For the past few months, I've been binge-reading the set of Roald Dahl books I asked for for Christmas two years ago. I remember reading a handful of his books when I was actually in the target age range, but, as a kidlit enthusiast, I was more than willing to devote an hour or two to each of the 15 phizz-whizzing books in the set.
Some of his books are popular for a simple reason - they're GREAT. Charlie and the Chocolate Factory, Matilda (which I re-read before seeing the musical last summer), James and the Giant Peach, The BFG...basically, if it was eventually made into a movie, it's creativity at its best. I was also super into The Giraffe, The Pelly, and Me, because it could be the basis for a random Adventure Time episode, and The Enormous Crocodile (which wasn't actually part of my box set, but was one I mysteriously had on my shelves), though that was largely due to Quentin Blake’s hilarious illustrations (the crocodile dressed as a palm tree is my favourite).
Esio Tort is pretty lame and super problematic if you actually dissect the story (please read Patrick Rothfuss’ scathing review for a) a laugh and b) an idea of how sub-par this installment is).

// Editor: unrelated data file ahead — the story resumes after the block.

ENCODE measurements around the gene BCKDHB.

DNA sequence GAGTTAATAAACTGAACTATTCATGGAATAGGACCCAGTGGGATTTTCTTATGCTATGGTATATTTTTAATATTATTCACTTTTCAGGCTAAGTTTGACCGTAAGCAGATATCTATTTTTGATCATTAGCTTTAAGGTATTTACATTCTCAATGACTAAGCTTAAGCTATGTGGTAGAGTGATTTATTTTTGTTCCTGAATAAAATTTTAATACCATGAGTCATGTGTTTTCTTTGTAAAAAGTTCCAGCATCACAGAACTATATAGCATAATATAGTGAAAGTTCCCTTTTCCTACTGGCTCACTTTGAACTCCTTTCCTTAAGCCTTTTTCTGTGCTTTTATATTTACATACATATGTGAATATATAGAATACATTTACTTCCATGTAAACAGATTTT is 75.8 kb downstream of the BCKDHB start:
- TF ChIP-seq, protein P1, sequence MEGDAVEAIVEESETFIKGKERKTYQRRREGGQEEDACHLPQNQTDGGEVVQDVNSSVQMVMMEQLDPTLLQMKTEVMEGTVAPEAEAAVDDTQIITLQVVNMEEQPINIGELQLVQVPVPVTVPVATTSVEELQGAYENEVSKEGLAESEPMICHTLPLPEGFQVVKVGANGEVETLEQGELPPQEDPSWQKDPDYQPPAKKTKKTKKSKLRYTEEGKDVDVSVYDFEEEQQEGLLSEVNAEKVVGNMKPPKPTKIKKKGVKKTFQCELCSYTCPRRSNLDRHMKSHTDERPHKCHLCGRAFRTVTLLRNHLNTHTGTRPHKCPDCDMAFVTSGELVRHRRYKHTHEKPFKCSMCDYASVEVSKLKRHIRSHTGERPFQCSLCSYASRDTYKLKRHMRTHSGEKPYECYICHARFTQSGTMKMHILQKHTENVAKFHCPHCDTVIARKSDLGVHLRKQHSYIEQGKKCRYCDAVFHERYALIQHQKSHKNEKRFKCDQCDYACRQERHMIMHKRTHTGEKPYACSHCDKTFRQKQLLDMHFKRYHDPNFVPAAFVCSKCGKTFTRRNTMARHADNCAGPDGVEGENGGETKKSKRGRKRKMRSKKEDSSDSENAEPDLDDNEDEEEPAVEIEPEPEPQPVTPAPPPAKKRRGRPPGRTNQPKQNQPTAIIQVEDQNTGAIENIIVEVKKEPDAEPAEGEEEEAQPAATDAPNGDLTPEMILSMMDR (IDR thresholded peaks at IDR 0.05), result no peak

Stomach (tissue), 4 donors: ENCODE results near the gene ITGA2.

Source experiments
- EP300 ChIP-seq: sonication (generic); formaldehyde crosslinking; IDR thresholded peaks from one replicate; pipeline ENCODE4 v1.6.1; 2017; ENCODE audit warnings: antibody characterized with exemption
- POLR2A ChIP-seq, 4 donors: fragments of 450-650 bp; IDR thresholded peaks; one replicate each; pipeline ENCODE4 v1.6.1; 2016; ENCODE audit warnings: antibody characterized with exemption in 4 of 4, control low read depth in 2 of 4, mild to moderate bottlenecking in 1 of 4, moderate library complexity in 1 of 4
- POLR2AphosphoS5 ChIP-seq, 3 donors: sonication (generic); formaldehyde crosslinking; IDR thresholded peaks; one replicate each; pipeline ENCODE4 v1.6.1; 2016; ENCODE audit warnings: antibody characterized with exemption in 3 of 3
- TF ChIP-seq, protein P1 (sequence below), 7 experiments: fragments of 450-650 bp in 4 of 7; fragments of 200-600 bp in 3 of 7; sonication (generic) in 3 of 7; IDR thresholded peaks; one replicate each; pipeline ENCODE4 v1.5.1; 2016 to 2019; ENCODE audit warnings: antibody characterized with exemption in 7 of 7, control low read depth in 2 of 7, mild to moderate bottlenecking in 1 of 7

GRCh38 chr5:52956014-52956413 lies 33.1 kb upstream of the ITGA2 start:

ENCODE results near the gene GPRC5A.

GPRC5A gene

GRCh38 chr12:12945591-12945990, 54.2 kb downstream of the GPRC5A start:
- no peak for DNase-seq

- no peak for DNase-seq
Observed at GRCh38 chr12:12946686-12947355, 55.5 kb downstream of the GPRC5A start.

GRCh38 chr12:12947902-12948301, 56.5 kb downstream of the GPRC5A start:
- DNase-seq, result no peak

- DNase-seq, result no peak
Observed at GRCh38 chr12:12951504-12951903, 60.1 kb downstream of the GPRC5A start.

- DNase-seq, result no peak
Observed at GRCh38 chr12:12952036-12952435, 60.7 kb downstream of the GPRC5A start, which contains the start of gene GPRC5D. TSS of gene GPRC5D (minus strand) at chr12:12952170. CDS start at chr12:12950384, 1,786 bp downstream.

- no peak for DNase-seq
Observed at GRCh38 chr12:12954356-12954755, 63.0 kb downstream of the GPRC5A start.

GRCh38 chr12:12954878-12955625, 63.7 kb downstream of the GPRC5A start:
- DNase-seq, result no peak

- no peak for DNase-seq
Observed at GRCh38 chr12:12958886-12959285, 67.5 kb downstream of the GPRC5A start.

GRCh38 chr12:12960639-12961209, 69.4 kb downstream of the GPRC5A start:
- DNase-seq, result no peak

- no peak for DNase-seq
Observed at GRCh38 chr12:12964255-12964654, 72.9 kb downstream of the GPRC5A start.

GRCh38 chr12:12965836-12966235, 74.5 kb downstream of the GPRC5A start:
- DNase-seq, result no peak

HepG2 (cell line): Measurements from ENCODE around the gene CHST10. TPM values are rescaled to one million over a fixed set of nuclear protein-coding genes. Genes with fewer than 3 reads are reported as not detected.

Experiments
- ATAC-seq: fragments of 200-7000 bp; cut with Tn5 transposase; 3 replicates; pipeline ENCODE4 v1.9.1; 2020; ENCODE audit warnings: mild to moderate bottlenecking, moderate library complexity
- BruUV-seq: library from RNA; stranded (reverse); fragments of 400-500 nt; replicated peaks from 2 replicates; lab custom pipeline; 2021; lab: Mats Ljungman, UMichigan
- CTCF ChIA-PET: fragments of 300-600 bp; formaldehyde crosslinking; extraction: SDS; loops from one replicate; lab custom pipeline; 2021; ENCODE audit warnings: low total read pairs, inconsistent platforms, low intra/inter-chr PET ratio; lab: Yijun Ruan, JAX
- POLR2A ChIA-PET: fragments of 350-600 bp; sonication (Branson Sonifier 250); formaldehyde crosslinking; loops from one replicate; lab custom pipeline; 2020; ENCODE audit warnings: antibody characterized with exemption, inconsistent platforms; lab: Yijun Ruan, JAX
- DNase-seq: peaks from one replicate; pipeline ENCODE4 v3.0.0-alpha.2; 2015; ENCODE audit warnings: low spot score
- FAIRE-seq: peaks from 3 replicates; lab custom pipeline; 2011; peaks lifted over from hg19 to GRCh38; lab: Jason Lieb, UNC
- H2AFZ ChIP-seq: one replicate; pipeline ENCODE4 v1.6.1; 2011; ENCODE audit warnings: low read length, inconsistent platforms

The Twits would probably be more entertaining if I was actually 7 and not almost-27…instead, I was just kinda grossed out.
And Charlie and the Great Glass Elevator felt like I was on some vaguely racist drug the whole time. So there's that.
There's nothing wrong with Danny: The Champion of the World. It's a cute story with a clever ending, but my gosh, I was bored. It wasn't as whimsical as most of his other work, which, I think, was my problem.
The box set also included Dahl’s two attempts at writing his memoirs: Boy and Going Solo. They're both well written and he only picked the good parts to talk about, but, being non-fiction, I didn't find his real life adventures as compelling as his made up worlds (though they're still impressive).
As for the rest of the books in the set...they all sorta fall into the "So-So" category. Still, it won't take you long to read them, so if you're looking for some light kidlit (or, you know, actually have children to read to), Roald Dahl is a master.